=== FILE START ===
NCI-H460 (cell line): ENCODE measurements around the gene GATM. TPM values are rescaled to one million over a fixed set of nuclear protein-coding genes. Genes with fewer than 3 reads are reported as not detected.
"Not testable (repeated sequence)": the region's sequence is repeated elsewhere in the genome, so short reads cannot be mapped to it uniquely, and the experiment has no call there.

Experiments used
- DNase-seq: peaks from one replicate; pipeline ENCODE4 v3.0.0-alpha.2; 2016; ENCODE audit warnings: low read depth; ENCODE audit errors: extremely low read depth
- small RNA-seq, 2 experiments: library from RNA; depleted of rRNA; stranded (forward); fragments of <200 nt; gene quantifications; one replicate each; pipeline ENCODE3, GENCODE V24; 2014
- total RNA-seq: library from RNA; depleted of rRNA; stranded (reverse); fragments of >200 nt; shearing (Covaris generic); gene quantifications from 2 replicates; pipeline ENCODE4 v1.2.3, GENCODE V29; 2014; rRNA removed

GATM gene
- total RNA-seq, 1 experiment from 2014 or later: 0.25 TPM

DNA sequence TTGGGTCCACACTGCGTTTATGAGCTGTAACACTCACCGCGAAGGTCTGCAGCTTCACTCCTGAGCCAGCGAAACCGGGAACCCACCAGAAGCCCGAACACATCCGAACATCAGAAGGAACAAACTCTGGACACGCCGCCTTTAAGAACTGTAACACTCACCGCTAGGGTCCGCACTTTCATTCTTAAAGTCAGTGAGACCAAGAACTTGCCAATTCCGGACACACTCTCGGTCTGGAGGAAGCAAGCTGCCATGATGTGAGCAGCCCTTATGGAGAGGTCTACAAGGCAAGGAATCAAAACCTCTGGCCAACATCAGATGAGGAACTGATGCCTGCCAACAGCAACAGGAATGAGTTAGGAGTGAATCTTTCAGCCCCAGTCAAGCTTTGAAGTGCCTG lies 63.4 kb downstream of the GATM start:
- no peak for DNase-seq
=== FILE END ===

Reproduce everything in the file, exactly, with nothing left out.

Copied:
NCI-H460 (cell line): ENCODE measurements around the gene GATM. TPM values are rescaled to one million over a fixed set of nuclear protein-coding genes. Genes with fewer than 3 reads are reported as not detected.
"Not testable (repeated sequence)": the region's sequence is repeated elsewhere in the genome, so short reads cannot be mapped to it uniquely, and the experiment has no call there.

Experiments used
- DNase-seq: peaks from one replicate; pipeline ENCODE4 v3.0.0-alpha.2; 2016; ENCODE audit warnings: low read depth; ENCODE audit errors: extremely low read depth
- small RNA-seq, 2 experiments: library from RNA; depleted of rRNA; stranded (forward); fragments of <200 nt; gene quantifications; one replicate each; pipeline ENCODE3, GENCODE V24; 2014
- total RNA-seq: library from RNA; depleted of rRNA; stranded (reverse); fragments of >200 nt; shearing (Covaris generic); gene quantifications from 2 replicates; pipeline ENCODE4 v1.2.3, GENCODE V29; 2014; rRNA removed

GATM gene
- total RNA-seq, 1 experiment from 2014 or later: 0.25 TPM

DNA sequence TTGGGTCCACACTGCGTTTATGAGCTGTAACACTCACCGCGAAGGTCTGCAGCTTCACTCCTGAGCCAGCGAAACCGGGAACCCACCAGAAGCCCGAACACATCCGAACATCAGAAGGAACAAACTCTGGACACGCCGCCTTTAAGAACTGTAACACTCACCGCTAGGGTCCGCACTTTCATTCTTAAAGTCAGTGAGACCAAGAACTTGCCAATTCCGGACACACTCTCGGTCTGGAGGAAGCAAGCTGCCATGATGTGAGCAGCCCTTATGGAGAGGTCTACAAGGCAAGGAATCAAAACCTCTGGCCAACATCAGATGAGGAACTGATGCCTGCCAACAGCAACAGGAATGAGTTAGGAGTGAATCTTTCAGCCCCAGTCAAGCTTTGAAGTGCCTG lies 63.4 kb downstream of the GATM start:
- no peak for DNase-seq